The beginning of property protection destruction and the emergence of guilt by association in the US (aka you’re doing it wrong)

Reblogged from Sinking Ark.

“We hold these truths to be self evident, that all men are created, that they endowed by their creator with certain unalienable Rights that among these are Life, Liberty, and Property.”

Because that’s how it originally read in the U.S. Declaration of Independence. When they decided that “property” wasn’t sufficiently lofty verbiage for the country’s ideologically defining document, they changed it to “pursuit of happiness.” Why? Because property protection is a basic expectation in free societies, and in such societies it is the government’s role to protect the peoples’ right to property. Despite all that Republicans and Democrats disagree on, this is one of those “yeah, well, duh” points on which almost everyone sees eye to eye. In fact, so important are property rights, that when our country’s founders – people who were unusually well-educated in political theory and well-suited even in their time to lay the rules for a steady government – decided to write the declaration of government for the newborn Republic, what did they talk about in the first sentence? 1) the right to live 2) the right to be free and 3) the right to control one’s property.” When the government can take your property at whim with weakly justified laws that don’t pass the “Is this fair?” sniff test, people start to get pissed off.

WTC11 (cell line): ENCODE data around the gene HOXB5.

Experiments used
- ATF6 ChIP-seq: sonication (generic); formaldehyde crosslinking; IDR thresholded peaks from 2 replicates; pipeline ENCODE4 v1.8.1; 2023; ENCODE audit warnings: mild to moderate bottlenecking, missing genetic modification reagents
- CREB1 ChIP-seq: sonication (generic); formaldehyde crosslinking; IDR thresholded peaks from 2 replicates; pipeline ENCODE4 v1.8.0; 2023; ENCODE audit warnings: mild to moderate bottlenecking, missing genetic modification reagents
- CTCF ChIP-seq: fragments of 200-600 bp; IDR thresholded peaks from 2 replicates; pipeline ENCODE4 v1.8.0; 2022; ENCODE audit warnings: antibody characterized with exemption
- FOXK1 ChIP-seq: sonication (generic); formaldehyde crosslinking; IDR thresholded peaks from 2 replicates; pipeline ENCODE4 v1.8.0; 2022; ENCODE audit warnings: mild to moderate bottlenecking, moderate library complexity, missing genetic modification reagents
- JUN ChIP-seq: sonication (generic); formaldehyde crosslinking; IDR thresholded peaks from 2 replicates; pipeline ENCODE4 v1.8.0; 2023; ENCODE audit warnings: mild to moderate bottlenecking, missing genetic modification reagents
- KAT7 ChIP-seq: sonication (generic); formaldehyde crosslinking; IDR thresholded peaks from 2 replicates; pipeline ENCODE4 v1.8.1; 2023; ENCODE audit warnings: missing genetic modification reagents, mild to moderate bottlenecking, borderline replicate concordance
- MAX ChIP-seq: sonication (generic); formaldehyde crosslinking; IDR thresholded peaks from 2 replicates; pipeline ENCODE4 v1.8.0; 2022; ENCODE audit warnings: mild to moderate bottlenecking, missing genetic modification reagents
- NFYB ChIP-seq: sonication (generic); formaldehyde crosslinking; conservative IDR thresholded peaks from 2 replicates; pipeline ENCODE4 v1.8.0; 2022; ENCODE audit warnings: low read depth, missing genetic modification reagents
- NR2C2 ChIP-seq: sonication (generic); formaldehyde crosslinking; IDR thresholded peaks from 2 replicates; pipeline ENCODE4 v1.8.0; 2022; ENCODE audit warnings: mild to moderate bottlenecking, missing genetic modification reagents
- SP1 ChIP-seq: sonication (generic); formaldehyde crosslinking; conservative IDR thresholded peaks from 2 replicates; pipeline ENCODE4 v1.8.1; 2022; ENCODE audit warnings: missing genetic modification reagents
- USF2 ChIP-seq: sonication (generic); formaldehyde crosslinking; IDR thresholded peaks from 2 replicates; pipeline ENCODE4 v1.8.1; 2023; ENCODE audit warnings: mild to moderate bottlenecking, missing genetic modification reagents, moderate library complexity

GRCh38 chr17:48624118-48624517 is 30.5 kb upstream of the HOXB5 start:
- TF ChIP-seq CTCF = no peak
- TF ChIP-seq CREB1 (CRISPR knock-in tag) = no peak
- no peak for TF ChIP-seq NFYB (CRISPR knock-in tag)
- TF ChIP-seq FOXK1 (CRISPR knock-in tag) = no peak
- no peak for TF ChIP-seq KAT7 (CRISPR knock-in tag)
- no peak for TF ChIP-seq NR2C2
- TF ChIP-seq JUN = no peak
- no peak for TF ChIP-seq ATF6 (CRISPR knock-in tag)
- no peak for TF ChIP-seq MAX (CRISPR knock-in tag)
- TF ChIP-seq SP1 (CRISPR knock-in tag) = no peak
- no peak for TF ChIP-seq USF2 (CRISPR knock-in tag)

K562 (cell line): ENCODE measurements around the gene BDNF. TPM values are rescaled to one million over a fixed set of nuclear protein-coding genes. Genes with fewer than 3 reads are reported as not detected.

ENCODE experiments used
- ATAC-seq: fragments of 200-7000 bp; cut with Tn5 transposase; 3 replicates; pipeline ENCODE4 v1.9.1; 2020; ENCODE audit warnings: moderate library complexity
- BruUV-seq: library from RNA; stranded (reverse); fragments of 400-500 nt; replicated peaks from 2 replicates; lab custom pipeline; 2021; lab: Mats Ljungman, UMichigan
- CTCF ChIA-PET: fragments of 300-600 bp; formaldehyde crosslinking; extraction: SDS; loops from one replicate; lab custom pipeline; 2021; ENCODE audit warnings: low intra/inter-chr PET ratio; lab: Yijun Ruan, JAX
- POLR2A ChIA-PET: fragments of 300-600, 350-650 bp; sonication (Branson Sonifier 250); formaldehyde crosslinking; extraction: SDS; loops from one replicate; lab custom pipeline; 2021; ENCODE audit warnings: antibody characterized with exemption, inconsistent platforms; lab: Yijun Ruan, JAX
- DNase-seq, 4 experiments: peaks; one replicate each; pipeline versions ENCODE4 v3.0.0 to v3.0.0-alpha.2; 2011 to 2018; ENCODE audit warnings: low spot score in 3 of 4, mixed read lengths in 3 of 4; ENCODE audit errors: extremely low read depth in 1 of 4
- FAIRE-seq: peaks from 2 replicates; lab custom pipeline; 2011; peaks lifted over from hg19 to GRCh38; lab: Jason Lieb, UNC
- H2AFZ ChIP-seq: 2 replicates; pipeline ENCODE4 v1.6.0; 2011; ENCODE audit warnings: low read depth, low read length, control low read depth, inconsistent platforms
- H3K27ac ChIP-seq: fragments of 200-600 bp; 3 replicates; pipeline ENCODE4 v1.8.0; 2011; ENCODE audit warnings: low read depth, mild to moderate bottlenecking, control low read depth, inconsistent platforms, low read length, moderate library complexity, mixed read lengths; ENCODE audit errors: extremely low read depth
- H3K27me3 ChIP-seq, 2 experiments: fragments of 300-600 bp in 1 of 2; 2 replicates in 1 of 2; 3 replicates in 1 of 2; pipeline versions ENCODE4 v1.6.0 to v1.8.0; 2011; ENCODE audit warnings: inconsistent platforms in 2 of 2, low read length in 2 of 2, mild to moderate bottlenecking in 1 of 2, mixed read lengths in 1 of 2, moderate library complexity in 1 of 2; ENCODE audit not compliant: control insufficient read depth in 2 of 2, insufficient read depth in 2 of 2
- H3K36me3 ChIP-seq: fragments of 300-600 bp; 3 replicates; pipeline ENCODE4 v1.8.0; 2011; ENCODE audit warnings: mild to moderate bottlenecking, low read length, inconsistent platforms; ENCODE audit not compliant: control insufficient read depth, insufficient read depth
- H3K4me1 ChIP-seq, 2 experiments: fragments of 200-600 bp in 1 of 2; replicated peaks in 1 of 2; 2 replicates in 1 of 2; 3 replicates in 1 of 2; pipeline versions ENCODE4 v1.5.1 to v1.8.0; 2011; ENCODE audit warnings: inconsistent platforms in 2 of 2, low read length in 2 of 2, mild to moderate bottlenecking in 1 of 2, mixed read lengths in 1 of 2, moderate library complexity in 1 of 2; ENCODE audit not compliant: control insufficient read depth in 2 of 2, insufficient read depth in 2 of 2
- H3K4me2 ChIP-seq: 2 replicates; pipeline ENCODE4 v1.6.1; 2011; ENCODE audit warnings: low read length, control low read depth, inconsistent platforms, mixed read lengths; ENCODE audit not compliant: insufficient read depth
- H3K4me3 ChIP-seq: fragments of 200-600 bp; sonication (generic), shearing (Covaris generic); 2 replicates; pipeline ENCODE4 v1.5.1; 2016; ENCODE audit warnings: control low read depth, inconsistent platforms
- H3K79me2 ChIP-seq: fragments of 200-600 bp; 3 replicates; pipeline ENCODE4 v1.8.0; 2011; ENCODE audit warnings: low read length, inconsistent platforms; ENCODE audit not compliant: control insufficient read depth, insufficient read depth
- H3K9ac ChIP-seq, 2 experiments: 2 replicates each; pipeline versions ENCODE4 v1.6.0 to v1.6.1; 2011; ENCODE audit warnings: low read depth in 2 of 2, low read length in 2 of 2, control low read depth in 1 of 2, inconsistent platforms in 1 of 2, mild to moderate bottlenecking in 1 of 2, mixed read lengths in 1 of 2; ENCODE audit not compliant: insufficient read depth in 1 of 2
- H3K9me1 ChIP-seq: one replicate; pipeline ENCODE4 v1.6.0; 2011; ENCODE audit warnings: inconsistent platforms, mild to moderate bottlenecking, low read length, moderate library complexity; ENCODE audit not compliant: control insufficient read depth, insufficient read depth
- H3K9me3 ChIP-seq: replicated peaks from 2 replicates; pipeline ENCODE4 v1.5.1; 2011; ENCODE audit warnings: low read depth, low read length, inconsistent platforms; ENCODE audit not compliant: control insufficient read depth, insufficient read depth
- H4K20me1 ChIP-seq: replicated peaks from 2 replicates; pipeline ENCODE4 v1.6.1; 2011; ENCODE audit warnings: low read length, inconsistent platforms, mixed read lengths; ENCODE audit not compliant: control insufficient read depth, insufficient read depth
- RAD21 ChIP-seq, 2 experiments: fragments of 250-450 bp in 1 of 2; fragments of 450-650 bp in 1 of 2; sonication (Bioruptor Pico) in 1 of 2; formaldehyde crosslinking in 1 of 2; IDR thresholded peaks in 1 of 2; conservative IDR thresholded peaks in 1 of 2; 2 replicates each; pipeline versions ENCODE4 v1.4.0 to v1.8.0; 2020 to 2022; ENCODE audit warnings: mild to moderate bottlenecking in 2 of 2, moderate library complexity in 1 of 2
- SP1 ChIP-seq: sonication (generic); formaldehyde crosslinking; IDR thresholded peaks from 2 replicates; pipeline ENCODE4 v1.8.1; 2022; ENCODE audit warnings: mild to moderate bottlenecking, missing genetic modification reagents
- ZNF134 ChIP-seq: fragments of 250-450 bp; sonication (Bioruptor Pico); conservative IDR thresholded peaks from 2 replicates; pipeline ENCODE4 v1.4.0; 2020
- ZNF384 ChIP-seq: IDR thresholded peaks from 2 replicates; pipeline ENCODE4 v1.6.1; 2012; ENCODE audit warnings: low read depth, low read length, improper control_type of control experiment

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The leaked terrorist watch list contains language that criminalizes dissent

Reblogged from Sinking Ark:

Note: In order to provide some context to my argument I will first be summarizing and referring to many of The Intercepts’ remarks from their report on the US terrorist watch list, which I highly recommend reading. My original commentary will then follow below.

What is the watch list, and what did we learn in this leak?

About a month ago, The Intercept posted the unclassified but nonetheless “secret” government document that outlines that internal procedures to place someone on the terrorist watch list. This is the watch list that is shared across agencies that basically prevents you from ever flying if you end up on it, among other things.

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The Law Of Love: Tolstoy, Gandhi Letters Describe World In 2014

September 1, 2014

by Jerry Alatalo

aaa-32The following letters between two legendary figures of world history – Leo Tolstoy and Mahatma Gandhi – represent one of the most important historical documents ever published. The thoughts shared between these towering spiritual personalities – over 100 years later in 2014 – still deeply resonate and offer profound, timely, essential wisdom to humanity.

Thanks to the editors at for their efforts. This is Public Domain literature so feel free to place in your personal files and disseminate widely.

With the extraordinary nature of this material – in addition to the significance of it occurring shortly before the passing of Tolstoy, as well as Gandhi’s later major involvement in India’s independence – every human being who is not aware of these writings will miss out on an extremely consequential relationship between two of the world’s greatest spiritual leaders.